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LG Health employee’s "pawsitively” inspiring volunteer journey

For over 20 years, Maria Wright, BSN, RN has served others as a nurse, first as an LPN and working her way up to RN in 2020 and BSN in 2022. Now a Rehab Case Manager with the Neuro Recovery program at Penn Medicine Lancaster General Health, she provides individualized rehabilitation programs to help patients overcome or minimize the impact of brain injuries and disorders, stroke and other neurological conditions. With the goal of transitioning patients to the next step in outpatient care, she becomes an expert on the patient's background and advocates for the best possible recovery process. 

Wright is devoted to service and accessibility for people with medical needs outside of her job, too. She has volunteered with United Disabilities Services (UDS) service dog program since 2016 where she helps connect others to service dogs, while she now waits on one of her own.

A longtime volunteer puppy parent 

Maria’s teenage son, shown here, sitting on a chair next to one of the UDS service dogs.
Wright’s son also volunteered with the UDS service dog program as part of his senior project.

Wright began volunteering with UDS when her son Nicolas was completing his senior project on UDS. It inspired her to continue volunteering, even after his project was finished. The service dog program relies on volunteers to house the incoming puppies, attend weekly classes, and ensure the pup is housebroken, socialized and trained on basic commands and obedience; as well as given specific health care before being placed with a person with disabilities. Although when a volunteer helps raise and train a puppy the only “cost” they incur is the time commitment, patience and providing lots of puppy love.   

The program Maria volunteers with is the UDS Service Dogs Program, “Pups in Prison”. The two-year program begins with the puppies living with volunteers like Maria and her family after UDS gets the puppies at two-months-old. From about six months to 11 months old, the puppies go into the federal prison system to allow inmates to benefit from training service dogs.  The puppies then return to a volunteer’s home until 18 months old, and if the dog has been successful, they will get matched with a potential person. Once they are matched, they will work with UDS trainers at the facility until they are two years old, mastering the specific physical, mental and emotional skills needed to help their newly matched person.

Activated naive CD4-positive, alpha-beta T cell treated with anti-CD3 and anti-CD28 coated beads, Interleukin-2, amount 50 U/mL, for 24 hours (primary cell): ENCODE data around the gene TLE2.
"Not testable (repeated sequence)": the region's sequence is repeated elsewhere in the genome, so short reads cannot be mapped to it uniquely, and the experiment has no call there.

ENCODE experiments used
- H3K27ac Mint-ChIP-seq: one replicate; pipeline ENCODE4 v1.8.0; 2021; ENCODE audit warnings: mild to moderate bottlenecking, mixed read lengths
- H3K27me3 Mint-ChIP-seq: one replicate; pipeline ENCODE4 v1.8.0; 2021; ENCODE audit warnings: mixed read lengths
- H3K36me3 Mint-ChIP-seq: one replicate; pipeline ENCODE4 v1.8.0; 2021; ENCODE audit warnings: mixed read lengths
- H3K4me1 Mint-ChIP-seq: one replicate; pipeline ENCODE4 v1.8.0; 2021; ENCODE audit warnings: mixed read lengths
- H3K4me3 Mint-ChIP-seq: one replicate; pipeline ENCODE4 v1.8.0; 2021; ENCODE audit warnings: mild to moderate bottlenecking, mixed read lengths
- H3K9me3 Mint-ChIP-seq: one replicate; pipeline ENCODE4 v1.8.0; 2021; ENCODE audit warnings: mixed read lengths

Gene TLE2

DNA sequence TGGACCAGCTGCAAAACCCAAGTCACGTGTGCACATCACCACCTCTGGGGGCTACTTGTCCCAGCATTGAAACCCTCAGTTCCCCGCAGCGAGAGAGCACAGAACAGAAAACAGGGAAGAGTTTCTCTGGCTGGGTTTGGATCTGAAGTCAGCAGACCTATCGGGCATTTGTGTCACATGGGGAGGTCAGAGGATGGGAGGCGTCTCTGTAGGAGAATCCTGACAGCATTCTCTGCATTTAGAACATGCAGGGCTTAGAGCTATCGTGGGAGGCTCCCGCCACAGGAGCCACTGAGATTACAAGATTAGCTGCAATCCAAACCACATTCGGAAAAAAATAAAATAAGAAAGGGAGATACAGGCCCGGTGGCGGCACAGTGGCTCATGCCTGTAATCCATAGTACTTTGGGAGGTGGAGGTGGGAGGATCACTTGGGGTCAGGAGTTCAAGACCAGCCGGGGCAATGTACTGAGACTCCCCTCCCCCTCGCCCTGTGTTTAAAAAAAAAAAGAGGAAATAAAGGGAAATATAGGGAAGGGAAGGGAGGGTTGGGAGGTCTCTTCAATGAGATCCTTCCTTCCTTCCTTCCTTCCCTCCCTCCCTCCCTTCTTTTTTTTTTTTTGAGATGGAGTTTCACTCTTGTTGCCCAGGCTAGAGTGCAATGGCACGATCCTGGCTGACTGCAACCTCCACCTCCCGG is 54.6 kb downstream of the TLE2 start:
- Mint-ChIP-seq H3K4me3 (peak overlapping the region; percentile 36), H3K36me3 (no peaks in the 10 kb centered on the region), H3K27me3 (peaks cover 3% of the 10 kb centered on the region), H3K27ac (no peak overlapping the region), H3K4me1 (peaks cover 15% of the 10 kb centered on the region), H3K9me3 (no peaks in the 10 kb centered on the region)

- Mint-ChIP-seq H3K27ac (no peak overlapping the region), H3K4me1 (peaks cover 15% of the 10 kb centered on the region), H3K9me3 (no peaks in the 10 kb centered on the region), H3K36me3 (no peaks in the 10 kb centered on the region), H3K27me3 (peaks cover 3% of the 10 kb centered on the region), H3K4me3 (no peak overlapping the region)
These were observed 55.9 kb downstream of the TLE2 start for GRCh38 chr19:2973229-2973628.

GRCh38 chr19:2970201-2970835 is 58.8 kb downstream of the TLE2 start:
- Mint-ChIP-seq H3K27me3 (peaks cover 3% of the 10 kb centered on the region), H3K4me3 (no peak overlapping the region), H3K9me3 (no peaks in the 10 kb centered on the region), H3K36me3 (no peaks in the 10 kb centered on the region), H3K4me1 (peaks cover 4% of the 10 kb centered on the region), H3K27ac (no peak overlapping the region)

Volunteering with the service dog program has been “life changing,” Wright said — a welcomed gift of comfort and joy since she was diagnosed with high-grade uterine leiomyosarcoma, or cancer of the uterus, in February 2022. Now on her fourth round of treatment, Wright said that although the cancer has spread to her lungs, it is a low disease burden, and she is relatively asymptomatic.  

“I am thankful to be a year into managing the disease—and that is worth celebrating,” she said. 

In the meantime, both Wright and the UDS service dogs have more to give to one another.